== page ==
Callahan distracts Briggs and knocks him unconscious, then kills the pursuing Grimes by hitting him head-on with his car. He runs onto an old aircraft carrier as the remaining two vigilantes arrive. The unarmed Callahan evades his pursuers and kills Astrachan, then rides his motorcycle with Davis in pursuit. After a series of daring jumps on the carrier, the two cyclists run out of deck space; Callahan is able to stop but Davis is killed. Briggs confronts the inspector back at his car and threatens to prosecute Callahan for killing fellow cops. The inspector surreptitiously activates the timer on the mail bomb; it explodes, killing Briggs. The final scene of the movie is a close-up of Callahan's face as he says, "Man's got to know his limitations", before he walks away.
Writer John Milius came up with a storyline in which a group of rogue young officers in the San Francisco Police Force systematically exterminate the city's worst criminals, portraying the idea that there are worse cops than Dirty Harry. Clint Eastwood specifically wanted the story to show that, in spite of the 1971's film perceived view of Inspector Callahan, Harry was not a 100% vigilante. David Soul, Tim Matheson, Robert Urich and Kip Niven were cast as the young vigilante cops. Milius was a gun aficionado and political conservative and the film would extensively feature gun shooting in practice, competition, and on the job. Given this strong theme in the film, the title was soon changed from Vigilance to Magnum Force in deference to the 44 Magnum that Harry liked to use. Milius thought it was important to remind the audiences of the original film by incorporating the line "Do ya feel lucky?" repeated in the opening credits.
With Milius committed to filming Dillinger, Michael Cimino was later hired to revise the script, overlooked by Ted Post, who was to direct. According to Milius, his script did not contain any of the action sequences (the car chase scene and duel on the aircraft carriers) at the end of the film. His was a "simple script". The addition of the character Sunny was done at the suggestion of Eastwood, who reportedly received letters from women asking for "a female to hit on Harry" (not the other way around)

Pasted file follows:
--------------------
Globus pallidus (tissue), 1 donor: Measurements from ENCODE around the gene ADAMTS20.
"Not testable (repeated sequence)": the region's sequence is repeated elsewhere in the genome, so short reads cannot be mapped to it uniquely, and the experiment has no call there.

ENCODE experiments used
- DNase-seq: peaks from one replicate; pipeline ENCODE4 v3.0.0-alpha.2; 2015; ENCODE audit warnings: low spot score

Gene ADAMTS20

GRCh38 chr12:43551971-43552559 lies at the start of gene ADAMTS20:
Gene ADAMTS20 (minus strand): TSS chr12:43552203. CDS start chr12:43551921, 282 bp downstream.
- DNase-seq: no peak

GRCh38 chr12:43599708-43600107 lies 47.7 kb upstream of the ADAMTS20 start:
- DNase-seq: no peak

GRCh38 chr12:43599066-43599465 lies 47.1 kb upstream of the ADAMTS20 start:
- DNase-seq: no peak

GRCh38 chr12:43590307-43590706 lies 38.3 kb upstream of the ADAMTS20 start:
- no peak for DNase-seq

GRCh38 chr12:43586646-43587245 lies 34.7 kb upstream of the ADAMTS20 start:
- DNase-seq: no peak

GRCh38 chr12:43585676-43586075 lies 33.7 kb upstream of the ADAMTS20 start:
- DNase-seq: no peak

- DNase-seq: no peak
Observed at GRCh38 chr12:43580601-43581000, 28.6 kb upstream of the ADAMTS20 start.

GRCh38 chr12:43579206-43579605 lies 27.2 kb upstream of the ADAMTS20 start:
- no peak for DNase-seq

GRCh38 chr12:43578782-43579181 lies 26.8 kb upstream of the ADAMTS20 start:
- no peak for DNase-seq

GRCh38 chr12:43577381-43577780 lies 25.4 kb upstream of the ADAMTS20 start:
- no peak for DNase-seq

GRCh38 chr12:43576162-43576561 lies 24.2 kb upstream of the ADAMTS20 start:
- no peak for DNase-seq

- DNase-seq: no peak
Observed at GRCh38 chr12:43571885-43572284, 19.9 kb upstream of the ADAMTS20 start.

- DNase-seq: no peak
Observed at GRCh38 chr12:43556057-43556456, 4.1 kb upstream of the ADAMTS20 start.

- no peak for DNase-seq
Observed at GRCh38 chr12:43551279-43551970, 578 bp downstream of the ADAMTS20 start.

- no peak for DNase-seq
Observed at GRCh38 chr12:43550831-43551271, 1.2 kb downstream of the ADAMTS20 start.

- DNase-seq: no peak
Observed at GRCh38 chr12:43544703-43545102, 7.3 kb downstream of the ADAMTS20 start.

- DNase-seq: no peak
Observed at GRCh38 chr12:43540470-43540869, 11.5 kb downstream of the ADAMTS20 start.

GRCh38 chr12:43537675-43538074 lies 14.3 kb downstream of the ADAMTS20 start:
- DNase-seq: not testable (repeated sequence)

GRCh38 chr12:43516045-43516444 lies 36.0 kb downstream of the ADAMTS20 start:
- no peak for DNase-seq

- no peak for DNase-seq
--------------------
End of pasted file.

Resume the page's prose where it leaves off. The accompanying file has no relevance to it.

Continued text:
The film received negative publicity in 1974 when it was discovered that a scene in which drain cleaner is used to murder a prostitute had allegedly inspired the infamous Hi-fi murders with the two killers believing the method would be as efficient as it was portrayed in the film. The killers said that they were looking for a unique murder method when they stumbled upon the film, and that had they not seen the movie, would have chosen a method from another film. The drain cleaner reference was repeated in three other films, Lethal Weapon (1987), Heathers (1989) and Urban Legend (1998). According to scriptwriter John Milius, this drain cleaner scene was never meant to be filmed, but was only mentioned in his original script.
Although the film was a major success after release, grossing $58.1 million dollars in the United States alone, a new record for Eastwood, it received a mixed critical response. New York Times critics such as Nora Syre criticized the conflicting moral themes of the film and Frank Rich believed it "was the same old stuff". Pauline Kael, a harsh critic of Eastwood for many years mocked his performance as Dirty Harry, commenting that, "He isn't an actor, so one could hardly call him a bad actor. He'd have to do something before we could consider him bad at it. And acting isn't required of him in Magnum Force."
|Directed by||Ted Post|
|Produced by||Robert Daley|
|Screenplay by||John MIlius|
|Story by||John Milius|
|Based on||characters created by Julian Fink|
|Music by||Lalo Schifrin|
|Editing by||Ferris Webster|
|Studio||The Malpaso Company|
|Distributed by||Warner Bros.|
|Release date(s)||December 25, 1973|
|Running time||124 minutes|